In the run-up to an eagerly anticipated set of European Elections, many people are left wondering how it is the case that the Brexit Party is doing so well. With a recent YouGov poll placing them confidently in first with 34% of the vote, in comparison to both Labour (second) with 16% and the Tories (fifth) with only 10%, it is clear that Nigel Farage and his newly formed political party have taken the nation by storm. But why is this the case, and will the Brexit Party mark the start of a real political revolution within this country?

In the aftermath of 3 failed ‘meaningful votes’ and the breaking of countless manifesto and general election promises, many have lost trust in the simple workings of our current government and political system. These feelings are understandably justified when looking at politicians like Yvette Cooper (Labour), who sought re-election on a promise to not block Brexit and who, despite her constituency voting 69% leave, proposed an amendment that would delay Brexit. This some would argue is but a mere symptom of the broken political system we have and has ultimately fed a growing sense of anger throughout the country. It is this sentiment that Farage has exploited to galvanise support from across the political spectrum, revolving around his message of maintaining democracy by honouring the Referendum result. It is a shared message that resonates most with those who feel disenfranchised by the current mainstream parties, but none more so than traditional Tory voters with early polls suggesting that 2 in 3 will switch allegiances to the Brexit Party in the upcoming elections. Yet with the Referendum result splitting mainstream party voters in half, one can foresee a mass of defections from both Labour and Conservatives in the following weeks to come.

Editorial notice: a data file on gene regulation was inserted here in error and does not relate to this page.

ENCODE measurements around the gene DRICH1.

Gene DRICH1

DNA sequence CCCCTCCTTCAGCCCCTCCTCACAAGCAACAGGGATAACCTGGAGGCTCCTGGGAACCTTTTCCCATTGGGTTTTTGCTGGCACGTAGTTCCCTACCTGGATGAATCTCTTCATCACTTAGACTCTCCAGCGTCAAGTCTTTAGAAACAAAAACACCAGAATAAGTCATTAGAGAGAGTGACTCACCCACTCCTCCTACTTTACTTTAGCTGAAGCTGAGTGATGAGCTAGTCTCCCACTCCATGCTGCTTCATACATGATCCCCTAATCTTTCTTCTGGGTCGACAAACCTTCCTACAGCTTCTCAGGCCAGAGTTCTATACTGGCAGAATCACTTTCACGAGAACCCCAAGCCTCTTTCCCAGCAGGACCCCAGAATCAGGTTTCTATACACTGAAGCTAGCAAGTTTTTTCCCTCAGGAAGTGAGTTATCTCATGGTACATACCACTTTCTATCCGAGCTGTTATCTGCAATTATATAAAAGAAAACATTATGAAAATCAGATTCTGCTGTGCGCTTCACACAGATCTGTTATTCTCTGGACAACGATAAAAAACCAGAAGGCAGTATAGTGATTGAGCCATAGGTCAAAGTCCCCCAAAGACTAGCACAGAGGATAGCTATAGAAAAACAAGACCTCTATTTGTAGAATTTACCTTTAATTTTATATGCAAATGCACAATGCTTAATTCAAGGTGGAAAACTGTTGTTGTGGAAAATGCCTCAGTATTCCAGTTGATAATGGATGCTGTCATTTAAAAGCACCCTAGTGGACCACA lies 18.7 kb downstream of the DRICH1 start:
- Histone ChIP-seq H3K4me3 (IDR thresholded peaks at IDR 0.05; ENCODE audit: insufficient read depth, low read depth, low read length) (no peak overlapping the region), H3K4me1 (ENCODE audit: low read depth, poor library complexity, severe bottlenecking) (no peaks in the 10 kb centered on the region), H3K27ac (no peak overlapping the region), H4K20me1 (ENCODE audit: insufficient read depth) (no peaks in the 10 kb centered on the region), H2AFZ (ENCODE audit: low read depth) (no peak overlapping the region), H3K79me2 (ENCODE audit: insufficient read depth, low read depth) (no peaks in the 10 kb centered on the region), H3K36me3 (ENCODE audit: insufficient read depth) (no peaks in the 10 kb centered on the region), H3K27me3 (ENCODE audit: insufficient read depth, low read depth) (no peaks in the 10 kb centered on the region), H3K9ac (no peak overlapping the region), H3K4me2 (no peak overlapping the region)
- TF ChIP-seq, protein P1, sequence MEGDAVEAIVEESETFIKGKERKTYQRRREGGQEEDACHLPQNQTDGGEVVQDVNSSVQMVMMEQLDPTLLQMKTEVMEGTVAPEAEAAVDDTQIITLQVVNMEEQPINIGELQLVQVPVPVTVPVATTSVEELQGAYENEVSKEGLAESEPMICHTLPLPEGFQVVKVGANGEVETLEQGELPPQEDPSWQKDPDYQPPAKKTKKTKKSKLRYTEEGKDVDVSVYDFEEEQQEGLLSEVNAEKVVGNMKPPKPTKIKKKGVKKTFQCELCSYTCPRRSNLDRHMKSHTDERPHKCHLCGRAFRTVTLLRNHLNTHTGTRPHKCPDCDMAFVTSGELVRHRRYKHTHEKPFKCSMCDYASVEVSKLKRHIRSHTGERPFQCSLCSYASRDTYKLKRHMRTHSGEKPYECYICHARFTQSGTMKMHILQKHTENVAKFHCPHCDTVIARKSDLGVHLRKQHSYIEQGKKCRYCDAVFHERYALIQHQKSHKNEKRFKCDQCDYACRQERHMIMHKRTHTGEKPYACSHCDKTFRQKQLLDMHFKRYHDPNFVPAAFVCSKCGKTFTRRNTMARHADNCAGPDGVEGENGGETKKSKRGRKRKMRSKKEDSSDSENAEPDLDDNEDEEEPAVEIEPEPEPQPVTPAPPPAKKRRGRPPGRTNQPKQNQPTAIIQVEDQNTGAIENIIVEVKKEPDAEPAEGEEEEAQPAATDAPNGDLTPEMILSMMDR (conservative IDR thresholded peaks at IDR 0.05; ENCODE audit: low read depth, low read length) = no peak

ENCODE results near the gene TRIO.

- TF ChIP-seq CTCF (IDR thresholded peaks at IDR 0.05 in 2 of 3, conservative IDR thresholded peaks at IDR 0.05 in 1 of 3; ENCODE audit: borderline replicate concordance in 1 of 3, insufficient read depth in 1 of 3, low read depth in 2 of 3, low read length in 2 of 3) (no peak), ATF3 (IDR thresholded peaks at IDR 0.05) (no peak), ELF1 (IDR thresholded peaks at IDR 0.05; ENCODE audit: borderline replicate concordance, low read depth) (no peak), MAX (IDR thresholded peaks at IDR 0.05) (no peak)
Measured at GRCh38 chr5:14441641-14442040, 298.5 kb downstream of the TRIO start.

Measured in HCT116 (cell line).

But will the Brexit Party have a future outside of the European Elections? Critics argue that this is an impossibility, claiming that the party’s success owes much to current populist beliefs. They argue that due to the Party’s politically diverse membership, agreeing to one clear manifesto would be a significant challenge that would ultimately stall future developments, but it isn’t an impossibility. Whilst Farage claims to only be focussed on the upcoming European elections, if he were to somehow unite this melting pot of ideals around a core set of values from which to build upon, then who is to say that the traditional political paradigm won’t be broken and thus lead to a permanent change in politics for generations to come?

Ed Morrison

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